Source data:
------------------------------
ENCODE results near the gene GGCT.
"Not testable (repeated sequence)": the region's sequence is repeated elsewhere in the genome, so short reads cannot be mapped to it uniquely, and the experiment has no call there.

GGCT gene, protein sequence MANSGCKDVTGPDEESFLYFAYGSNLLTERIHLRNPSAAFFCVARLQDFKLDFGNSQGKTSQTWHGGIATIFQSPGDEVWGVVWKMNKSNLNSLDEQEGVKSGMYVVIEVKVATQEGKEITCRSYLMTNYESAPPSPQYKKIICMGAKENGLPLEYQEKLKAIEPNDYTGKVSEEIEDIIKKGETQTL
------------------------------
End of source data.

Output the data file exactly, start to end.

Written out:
ENCODE results near the gene GGCT.
"Not testable (repeated sequence)": the region's sequence is repeated elsewhere in the genome, so short reads cannot be mapped to it uniquely, and the experiment has no call there.

GGCT gene, protein sequence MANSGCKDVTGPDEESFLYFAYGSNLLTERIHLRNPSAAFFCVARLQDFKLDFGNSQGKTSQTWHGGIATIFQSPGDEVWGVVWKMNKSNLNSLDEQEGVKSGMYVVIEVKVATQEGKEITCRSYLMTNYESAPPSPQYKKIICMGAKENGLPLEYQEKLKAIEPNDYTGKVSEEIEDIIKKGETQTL